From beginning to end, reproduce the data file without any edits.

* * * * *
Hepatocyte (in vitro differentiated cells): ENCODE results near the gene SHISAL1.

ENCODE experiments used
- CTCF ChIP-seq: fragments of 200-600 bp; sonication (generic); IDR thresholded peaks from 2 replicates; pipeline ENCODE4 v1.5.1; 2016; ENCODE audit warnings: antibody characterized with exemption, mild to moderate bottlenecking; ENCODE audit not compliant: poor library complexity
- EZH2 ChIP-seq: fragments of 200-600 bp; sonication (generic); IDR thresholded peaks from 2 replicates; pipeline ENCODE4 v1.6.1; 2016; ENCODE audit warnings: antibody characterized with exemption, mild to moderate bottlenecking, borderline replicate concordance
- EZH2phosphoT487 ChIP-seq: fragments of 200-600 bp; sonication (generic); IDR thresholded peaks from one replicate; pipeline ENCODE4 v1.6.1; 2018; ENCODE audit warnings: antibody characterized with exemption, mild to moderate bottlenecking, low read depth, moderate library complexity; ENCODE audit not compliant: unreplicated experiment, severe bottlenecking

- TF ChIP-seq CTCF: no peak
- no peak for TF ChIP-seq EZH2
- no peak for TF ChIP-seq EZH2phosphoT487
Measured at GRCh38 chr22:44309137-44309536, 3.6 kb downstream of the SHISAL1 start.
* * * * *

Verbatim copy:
Hepatocyte (in vitro differentiated cells): ENCODE results near the gene SHISAL1.

ENCODE experiments used
- CTCF ChIP-seq: fragments of 200-600 bp; sonication (generic); IDR thresholded peaks from 2 replicates; pipeline ENCODE4 v1.5.1; 2016; ENCODE audit warnings: antibody characterized with exemption, mild to moderate bottlenecking; ENCODE audit not compliant: poor library complexity
- EZH2 ChIP-seq: fragments of 200-600 bp; sonication (generic); IDR thresholded peaks from 2 replicates; pipeline ENCODE4 v1.6.1; 2016; ENCODE audit warnings: antibody characterized with exemption, mild to moderate bottlenecking, borderline replicate concordance
- EZH2phosphoT487 ChIP-seq: fragments of 200-600 bp; sonication (generic); IDR thresholded peaks from one replicate; pipeline ENCODE4 v1.6.1; 2018; ENCODE audit warnings: antibody characterized with exemption, mild to moderate bottlenecking, low read depth, moderate library complexity; ENCODE audit not compliant: unreplicated experiment, severe bottlenecking

- TF ChIP-seq CTCF: no peak
- no peak for TF ChIP-seq EZH2
- no peak for TF ChIP-seq EZH2phosphoT487
Measured at GRCh38 chr22:44309137-44309536, 3.6 kb downstream of the SHISAL1 start.